5. In vivo MRI assessment of permanent middle cerebral artery occlusion by electrocoagulation: pitfalls of procedure

    Science.gov (United States)

    2010-01-01

    Permanent middle cerebral artery (MCA) occlusion (pMCAO) by electrocoagulation is a commonly used model but with potential traumatic lesions. Early MRI monitoring may assess pMCAO for non-specific brain damage. The surgical steps of pMCAO were evaluated for traumatic cerebral injury in 22 Swiss mice using diffusion and T2-weighted MRI (7T) performed within 1 h and 24 h after surgery. Temporal muscle cauterization without MCA occlusion produced an early T2 hyperintensity mimicking an infarct. No lesion was visible after temporal muscle incision or craniotomy. Early MRI monitoring is useful to identify non-specific brain injury that could hamper neuroprotective drugs assessment. PMID:20298536

  6. Electroencephalographic Response to Sodium Nitrite May Predict Delayed Cerebral Ischemia After Severe Subarachnoid Hemorrhage.

    Science.gov (United States)

    Garry, Payashi S; Rowland, Matthew J; Ezra, Martyn; Herigstad, Mari; Hayen, Anja; Sleigh, Jamie W; Westbrook, Jon; Warnaby, Catherine E; Pattinson, Kyle T S

    2016-11-01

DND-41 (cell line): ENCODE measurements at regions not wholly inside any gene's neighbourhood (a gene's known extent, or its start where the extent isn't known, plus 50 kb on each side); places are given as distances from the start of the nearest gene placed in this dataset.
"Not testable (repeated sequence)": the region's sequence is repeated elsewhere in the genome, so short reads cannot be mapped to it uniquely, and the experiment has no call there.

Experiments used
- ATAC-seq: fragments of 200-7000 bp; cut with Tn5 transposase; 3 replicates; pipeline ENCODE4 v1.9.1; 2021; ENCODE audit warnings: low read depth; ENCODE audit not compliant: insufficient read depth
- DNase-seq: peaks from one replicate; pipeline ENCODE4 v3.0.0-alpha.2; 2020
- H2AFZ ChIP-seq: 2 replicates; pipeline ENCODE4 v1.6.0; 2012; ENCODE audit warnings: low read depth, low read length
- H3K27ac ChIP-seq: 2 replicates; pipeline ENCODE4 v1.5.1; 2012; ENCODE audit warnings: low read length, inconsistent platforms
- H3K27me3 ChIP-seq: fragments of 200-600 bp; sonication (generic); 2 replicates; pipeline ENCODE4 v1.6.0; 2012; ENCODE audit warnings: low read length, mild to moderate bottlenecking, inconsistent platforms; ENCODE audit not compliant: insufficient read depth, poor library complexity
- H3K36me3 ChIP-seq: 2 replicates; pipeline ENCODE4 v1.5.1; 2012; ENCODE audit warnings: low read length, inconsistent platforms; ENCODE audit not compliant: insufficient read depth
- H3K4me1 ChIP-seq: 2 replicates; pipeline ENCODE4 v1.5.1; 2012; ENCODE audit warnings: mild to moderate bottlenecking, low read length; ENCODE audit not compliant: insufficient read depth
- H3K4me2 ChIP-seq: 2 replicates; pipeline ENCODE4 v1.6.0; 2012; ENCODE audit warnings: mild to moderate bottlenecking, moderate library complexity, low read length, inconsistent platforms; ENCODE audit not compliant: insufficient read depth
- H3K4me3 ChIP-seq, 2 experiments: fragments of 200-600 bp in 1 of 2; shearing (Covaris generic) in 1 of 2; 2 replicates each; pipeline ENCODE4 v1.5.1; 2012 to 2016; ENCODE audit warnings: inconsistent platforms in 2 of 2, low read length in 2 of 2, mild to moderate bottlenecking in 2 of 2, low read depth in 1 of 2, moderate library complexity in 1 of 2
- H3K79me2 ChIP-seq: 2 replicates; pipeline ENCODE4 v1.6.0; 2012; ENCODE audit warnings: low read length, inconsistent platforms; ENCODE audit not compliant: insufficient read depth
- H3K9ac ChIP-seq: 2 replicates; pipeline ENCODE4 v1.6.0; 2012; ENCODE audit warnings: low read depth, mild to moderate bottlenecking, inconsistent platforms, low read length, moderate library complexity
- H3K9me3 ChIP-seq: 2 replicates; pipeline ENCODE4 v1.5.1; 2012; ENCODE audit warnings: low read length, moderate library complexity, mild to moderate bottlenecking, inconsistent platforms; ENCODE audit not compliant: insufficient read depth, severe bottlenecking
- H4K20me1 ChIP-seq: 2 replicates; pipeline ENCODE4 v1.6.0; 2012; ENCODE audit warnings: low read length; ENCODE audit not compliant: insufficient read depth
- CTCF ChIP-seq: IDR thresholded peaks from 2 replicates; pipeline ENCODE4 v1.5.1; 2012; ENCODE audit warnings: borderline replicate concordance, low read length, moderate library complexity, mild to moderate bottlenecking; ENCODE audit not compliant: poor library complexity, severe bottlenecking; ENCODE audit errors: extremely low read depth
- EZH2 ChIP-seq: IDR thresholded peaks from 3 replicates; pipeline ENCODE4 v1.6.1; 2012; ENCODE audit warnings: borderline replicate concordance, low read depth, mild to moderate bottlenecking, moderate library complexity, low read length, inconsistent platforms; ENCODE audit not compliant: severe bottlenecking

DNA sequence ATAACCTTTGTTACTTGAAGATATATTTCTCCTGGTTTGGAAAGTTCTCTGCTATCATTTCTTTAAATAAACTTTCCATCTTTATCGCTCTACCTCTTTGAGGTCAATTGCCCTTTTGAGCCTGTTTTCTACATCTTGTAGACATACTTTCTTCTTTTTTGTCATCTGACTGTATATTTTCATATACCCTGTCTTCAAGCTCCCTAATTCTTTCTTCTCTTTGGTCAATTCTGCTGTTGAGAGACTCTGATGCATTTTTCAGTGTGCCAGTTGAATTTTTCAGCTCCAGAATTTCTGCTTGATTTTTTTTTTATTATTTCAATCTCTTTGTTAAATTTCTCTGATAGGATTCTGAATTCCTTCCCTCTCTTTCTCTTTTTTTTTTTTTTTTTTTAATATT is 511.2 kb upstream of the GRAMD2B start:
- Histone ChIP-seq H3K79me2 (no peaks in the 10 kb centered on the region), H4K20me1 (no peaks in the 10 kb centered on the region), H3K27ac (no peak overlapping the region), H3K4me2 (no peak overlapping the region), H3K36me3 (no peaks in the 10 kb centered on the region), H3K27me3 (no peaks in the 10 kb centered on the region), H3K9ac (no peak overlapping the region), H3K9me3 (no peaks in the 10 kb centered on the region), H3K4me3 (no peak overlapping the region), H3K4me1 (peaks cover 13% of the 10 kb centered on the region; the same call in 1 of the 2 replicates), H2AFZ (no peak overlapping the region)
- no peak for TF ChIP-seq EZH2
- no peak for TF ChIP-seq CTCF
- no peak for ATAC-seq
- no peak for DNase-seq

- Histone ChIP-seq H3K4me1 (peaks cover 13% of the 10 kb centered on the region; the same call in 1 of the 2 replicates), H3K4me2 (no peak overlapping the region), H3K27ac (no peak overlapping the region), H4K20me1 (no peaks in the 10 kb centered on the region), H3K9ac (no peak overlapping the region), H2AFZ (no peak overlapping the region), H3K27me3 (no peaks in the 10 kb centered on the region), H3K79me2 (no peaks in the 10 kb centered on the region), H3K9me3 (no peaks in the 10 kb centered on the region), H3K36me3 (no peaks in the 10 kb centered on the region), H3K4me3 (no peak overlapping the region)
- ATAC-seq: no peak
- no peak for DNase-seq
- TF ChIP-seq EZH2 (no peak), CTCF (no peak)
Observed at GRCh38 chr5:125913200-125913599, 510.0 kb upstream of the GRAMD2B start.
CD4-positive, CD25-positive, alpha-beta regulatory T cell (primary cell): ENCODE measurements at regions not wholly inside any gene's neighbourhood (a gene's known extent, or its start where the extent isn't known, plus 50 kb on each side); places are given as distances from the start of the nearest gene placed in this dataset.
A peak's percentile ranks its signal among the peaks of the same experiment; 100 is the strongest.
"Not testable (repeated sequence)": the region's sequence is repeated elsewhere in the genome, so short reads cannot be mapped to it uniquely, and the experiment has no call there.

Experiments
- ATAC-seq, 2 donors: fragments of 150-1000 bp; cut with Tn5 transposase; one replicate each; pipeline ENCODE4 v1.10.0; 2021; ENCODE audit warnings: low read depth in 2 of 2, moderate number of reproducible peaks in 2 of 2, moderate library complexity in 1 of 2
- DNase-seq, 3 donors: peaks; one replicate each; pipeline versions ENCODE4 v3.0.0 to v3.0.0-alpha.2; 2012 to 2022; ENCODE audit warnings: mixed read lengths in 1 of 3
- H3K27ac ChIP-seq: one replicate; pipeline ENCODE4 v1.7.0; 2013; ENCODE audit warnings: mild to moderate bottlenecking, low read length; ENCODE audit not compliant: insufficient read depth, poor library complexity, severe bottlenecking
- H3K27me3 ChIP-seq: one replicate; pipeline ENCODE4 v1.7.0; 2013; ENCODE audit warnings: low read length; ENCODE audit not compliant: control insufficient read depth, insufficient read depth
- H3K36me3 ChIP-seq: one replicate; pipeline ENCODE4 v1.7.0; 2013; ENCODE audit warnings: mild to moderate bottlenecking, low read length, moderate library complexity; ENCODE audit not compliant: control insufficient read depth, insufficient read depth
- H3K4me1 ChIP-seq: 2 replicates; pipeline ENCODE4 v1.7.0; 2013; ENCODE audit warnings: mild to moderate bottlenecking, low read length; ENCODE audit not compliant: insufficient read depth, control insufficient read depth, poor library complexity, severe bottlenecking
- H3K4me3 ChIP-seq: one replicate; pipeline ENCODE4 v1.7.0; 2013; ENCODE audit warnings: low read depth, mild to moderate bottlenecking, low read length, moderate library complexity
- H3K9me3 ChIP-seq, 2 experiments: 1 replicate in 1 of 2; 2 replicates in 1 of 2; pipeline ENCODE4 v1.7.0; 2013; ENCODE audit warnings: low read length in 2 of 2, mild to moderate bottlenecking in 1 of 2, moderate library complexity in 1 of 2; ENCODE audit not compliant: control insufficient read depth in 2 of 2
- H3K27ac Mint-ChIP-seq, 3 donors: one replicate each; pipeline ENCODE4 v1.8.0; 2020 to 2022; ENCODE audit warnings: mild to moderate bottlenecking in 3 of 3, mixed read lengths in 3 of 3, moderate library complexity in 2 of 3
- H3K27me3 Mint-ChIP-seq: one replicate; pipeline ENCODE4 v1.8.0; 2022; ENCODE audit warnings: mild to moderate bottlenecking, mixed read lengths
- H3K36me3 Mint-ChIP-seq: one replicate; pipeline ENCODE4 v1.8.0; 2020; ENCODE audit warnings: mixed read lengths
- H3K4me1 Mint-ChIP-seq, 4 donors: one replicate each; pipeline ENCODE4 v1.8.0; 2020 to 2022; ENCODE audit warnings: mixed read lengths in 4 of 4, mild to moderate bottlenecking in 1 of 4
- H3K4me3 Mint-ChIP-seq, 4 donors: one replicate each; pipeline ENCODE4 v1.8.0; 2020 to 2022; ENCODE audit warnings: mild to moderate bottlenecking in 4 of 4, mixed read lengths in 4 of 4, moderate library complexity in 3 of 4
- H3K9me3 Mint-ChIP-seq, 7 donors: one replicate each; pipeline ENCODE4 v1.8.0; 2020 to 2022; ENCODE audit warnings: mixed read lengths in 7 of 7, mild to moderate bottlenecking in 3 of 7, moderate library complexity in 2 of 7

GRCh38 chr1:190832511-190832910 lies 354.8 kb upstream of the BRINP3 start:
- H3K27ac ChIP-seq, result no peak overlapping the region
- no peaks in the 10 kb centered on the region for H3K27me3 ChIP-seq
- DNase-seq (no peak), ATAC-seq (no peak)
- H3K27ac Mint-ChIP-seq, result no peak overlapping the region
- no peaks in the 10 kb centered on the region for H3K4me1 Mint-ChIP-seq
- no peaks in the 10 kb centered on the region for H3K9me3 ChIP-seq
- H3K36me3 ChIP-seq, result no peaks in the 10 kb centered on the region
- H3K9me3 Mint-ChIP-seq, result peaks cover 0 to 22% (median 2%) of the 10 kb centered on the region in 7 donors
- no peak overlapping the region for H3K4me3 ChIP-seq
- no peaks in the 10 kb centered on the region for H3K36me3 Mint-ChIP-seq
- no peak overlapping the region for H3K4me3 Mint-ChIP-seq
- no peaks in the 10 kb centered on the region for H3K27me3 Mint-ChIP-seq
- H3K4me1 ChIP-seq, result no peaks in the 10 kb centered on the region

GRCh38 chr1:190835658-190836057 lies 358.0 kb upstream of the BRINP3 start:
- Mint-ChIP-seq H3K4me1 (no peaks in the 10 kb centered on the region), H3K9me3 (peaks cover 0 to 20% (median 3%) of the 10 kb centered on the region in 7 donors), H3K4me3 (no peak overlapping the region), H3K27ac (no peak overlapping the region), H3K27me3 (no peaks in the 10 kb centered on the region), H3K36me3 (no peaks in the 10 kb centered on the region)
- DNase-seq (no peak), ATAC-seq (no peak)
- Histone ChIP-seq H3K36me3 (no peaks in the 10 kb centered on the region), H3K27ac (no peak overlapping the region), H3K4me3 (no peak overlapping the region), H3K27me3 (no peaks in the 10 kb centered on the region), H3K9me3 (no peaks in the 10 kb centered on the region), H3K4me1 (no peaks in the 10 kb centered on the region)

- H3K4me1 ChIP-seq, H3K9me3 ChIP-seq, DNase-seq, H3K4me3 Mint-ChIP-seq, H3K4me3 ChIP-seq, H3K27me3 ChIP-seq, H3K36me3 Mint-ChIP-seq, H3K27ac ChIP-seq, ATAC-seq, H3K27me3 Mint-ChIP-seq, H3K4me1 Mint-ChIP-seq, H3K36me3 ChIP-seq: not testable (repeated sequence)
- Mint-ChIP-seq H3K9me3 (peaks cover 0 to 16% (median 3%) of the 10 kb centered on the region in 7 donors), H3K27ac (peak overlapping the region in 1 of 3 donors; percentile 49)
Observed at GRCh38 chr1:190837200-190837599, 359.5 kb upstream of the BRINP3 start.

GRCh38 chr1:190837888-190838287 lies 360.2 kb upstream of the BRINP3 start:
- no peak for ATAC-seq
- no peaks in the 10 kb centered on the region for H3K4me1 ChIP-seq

Aneurysmal subarachnoid hemorrhage often leads to death and poor clinical outcome. Injury occurring during the first 72 hours is termed "early brain injury," with disruption of the nitric oxide pathway playing an important pathophysiologic role in its development. Quantitative electroencephalographic variables, such as α/δ frequency ratio, are surrogate markers of cerebral ischemia. This study assessed the quantitative electroencephalographic response to a cerebral nitric oxide donor (intravenous sodium nitrite) to explore whether this correlates with the eventual development of delayed cerebral ischemia. Unblinded pilot study testing response to drug intervention. Neuroscience ICU, John Radcliffe Hospital, Oxford, United Kingdom. Fourteen World Federation of Neurosurgeons grades 3, 4, and 5 patients (mean age, 52.8 yr [range, 41-69 yr]; 11 women). IV sodium nitrite (10 μg/kg/min) for 1 hour. Continuous electroencephalographic recording for 2 hours. The alpha/delta frequency ratio was measured before and during IV sodium nitrite infusion. Seven of 14 patients developed delayed cerebral ischemia. There was a +30% to +118% (range) increase in the alpha/delta frequency ratio in patients who did not develop delayed cerebral ischemia (p frequency ratio in those patients who did develop delayed cerebral ischemia (range, +11% to -31%) (p = 0.006, multivariate analysis accounting for major confounds). Administration of sodium nitrite after severe subarachnoid hemorrhage differentially influences quantitative electroencephalographic variables depending on the patient's susceptibility to development of delayed cerebral ischemia. With further validation in a larger sample size, this response may be developed as a tool for risk stratification after aneurysmal subarachnoid hemorrhage.